Separation Anxiety

A couple months after Greg’s death, a family member offered to take the kids for the weekend. I was hit with anxiety I didn’t understand. While the thought of having a kid-free weekend seemed like it should be appealing, I couldn’t do it. It was terrifying to think of having them away from me. I was confused by this reaction and talked to my therapist about it. She explained that this is actually very normal. My brain learned that when someone leaves, they might die, and it will take some time to be okay with being separated from the kids or for them to do something that feels dangerous. 

The kids have also had separation anxiety that is probably worse than the anxiety I feel about being separated from them, especially the younger ones. When the kids learned about the war in Ukraine, they were terrified. They were of course concerned about the people affected by the war, but their minds jumped to how their lives could be affected in the future. Their biggest concern was that I would be drafted and die in the war. I couldn’t reason with them on this. They then thought about everyone they know who could possibly have to go to war. They are terrified of more loss, and so am I. 

The kids’ biggest fear is that I will die too. If their dad died, why couldn’t their mom? Some of my kids stay up at night worrying about this. I have had many conversations with them about this. I tell them that of course I can’t promise that I won’t die, but that I’ll do my best to stay healthy. I also promise them that if I do die, they will be taken care of. I have made sure of it, and I find it even more important to be prepared for that possibility. I’m their only parent. That’s a big load for me and for them. They know that I can die too, and there is no protecting them from this knowledge.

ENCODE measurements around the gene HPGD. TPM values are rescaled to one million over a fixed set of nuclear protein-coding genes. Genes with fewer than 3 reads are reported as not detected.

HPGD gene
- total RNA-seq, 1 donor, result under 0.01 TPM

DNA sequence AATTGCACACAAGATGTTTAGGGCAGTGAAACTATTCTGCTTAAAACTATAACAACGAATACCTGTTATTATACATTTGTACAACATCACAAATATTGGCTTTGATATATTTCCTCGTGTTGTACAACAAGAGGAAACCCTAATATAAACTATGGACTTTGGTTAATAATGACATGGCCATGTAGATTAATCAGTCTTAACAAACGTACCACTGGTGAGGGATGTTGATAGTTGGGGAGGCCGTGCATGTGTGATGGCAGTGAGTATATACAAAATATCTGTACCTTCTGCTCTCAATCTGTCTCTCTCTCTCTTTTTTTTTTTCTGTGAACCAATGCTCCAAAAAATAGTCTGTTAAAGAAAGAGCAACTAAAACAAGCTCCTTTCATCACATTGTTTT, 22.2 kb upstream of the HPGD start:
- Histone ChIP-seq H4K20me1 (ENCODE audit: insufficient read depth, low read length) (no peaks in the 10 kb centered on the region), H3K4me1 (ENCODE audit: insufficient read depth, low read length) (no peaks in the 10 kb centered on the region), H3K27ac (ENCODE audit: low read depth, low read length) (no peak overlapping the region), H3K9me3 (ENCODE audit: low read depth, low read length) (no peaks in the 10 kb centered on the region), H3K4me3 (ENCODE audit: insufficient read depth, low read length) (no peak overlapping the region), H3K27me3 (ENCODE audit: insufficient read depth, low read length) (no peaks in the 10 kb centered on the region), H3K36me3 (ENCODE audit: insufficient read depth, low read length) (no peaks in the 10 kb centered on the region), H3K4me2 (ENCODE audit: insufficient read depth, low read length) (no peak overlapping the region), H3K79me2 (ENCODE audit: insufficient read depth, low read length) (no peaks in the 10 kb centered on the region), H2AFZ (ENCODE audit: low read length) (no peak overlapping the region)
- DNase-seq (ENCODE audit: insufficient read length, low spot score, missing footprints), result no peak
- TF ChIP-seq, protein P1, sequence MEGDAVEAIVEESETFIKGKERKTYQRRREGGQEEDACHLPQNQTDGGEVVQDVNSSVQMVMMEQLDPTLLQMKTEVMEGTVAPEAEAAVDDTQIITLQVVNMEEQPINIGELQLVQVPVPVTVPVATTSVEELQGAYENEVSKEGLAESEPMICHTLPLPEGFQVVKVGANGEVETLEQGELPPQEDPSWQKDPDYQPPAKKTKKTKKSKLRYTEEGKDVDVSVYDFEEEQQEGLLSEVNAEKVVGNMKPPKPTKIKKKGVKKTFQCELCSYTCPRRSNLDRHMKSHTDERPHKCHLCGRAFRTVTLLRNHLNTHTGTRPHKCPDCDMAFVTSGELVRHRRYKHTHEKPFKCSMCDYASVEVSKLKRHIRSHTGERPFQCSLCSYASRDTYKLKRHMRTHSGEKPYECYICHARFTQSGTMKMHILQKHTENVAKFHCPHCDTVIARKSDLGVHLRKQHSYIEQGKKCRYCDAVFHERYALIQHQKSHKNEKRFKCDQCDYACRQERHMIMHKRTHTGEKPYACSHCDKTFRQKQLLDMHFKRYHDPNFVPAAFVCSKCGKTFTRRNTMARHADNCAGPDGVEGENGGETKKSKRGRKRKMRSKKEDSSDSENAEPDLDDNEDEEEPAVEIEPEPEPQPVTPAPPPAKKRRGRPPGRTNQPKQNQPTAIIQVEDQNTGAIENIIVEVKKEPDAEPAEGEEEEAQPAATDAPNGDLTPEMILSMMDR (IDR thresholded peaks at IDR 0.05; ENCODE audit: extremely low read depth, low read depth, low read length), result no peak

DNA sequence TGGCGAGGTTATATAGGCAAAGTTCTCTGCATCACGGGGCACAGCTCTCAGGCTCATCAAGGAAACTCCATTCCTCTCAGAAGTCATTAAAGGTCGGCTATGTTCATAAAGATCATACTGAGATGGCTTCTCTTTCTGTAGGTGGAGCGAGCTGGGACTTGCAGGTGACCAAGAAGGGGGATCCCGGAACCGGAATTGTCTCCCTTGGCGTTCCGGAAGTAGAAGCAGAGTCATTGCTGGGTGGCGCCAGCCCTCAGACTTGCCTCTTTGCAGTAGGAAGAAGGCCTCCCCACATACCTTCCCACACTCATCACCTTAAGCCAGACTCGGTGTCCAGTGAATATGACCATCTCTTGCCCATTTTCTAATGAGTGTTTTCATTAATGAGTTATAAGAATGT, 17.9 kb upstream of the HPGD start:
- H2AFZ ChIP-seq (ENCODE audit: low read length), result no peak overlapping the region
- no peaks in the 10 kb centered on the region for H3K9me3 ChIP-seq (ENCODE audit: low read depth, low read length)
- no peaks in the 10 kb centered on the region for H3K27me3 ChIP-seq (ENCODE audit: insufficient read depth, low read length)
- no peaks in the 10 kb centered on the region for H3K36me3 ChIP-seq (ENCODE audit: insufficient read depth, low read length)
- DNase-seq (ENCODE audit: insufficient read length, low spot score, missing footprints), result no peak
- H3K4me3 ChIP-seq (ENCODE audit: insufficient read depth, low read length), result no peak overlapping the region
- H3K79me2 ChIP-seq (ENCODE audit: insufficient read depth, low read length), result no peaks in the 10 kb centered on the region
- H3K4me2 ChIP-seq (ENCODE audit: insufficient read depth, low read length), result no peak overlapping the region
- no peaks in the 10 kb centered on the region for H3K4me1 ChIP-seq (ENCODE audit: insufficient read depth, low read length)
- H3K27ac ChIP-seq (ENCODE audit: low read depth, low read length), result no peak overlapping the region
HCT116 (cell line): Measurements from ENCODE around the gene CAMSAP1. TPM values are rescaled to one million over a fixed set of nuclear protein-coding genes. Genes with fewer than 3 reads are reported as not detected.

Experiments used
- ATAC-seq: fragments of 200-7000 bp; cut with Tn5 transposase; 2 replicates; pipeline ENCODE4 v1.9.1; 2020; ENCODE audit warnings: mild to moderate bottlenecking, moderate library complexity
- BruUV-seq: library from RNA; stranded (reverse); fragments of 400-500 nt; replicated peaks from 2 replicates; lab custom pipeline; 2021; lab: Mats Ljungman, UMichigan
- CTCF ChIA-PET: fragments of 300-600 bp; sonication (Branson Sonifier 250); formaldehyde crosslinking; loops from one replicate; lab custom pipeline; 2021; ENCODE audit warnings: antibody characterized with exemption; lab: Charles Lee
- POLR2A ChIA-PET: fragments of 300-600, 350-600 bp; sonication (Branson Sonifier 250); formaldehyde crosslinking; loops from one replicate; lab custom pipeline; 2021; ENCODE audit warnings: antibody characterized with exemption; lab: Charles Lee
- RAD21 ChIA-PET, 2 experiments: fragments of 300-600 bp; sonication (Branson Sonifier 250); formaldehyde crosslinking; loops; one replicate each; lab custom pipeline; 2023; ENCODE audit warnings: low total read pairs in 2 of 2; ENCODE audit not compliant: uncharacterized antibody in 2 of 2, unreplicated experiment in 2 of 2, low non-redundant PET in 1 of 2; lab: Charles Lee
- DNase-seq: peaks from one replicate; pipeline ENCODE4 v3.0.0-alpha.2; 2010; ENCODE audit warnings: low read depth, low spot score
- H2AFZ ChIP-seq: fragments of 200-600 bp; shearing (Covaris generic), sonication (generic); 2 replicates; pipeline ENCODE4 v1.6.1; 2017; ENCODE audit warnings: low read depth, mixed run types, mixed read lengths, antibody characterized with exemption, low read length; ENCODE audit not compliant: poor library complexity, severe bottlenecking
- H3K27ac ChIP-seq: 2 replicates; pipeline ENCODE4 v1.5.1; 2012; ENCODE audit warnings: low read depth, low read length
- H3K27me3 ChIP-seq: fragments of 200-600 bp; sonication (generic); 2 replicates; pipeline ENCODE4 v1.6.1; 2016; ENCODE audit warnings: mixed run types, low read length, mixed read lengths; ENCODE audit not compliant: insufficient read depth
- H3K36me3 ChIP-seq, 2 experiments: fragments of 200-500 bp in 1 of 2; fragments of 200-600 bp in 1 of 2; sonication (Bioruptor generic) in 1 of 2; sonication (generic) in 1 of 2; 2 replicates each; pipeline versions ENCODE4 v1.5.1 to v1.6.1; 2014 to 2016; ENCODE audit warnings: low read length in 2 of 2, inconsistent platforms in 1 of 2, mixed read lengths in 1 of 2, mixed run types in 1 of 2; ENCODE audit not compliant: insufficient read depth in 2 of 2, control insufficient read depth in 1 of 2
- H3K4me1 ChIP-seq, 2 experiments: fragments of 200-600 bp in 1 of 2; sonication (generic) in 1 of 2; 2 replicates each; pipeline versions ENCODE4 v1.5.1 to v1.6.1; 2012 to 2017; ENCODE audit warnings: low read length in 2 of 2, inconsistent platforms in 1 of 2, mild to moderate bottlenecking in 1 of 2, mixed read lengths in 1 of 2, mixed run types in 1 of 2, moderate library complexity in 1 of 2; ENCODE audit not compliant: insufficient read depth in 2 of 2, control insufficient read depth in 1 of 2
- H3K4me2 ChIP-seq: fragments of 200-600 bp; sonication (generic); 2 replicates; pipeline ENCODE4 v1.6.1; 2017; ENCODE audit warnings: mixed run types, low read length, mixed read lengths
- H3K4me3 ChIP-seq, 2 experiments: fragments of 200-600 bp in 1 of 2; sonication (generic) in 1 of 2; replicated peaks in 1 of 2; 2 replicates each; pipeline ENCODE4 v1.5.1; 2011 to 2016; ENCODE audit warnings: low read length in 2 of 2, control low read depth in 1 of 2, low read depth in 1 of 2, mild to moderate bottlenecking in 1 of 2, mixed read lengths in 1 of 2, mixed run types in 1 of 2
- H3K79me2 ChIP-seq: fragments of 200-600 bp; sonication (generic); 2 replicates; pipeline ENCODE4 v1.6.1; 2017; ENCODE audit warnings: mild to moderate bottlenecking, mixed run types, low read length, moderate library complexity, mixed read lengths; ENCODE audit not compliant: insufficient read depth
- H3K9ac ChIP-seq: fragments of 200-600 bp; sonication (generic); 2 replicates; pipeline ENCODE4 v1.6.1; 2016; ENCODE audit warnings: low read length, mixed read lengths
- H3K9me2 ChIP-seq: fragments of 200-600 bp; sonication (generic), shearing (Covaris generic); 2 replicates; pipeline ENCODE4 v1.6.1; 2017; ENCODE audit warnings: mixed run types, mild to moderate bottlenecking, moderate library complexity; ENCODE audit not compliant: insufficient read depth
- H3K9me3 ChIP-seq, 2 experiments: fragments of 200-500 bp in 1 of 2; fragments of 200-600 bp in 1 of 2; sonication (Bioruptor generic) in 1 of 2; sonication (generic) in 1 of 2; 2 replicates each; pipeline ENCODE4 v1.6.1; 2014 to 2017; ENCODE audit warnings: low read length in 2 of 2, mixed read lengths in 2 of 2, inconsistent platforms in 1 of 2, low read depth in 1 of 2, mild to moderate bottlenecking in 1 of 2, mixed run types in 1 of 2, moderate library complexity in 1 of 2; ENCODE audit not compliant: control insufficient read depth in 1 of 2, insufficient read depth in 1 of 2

The world doesn’t feel safe for them anymore. As a parent, that is difficult. We all want our kids to have happy, carefree childhoods and to not have to bear such heavy burdens. We want our kids to feel safe, and we want them to be protected from things that could hurt them.

My kids understand the fragility of life. They know that someone can be fine one minute and gone the next. They have experienced this first-hand at very young ages. It makes me sad that these sweet kids have had to go through so much. I can only hope that they will be stronger, more resilient, and more compassionate because of the things they have been through.

For now, we stick together. We honor the fact that our brains have been through a lot of trauma, and we say no to spending time apart if it causes anxiety.  Hopefully this fear will fade for all of us, but I’m sure some of it will always be present, especially for the kids.

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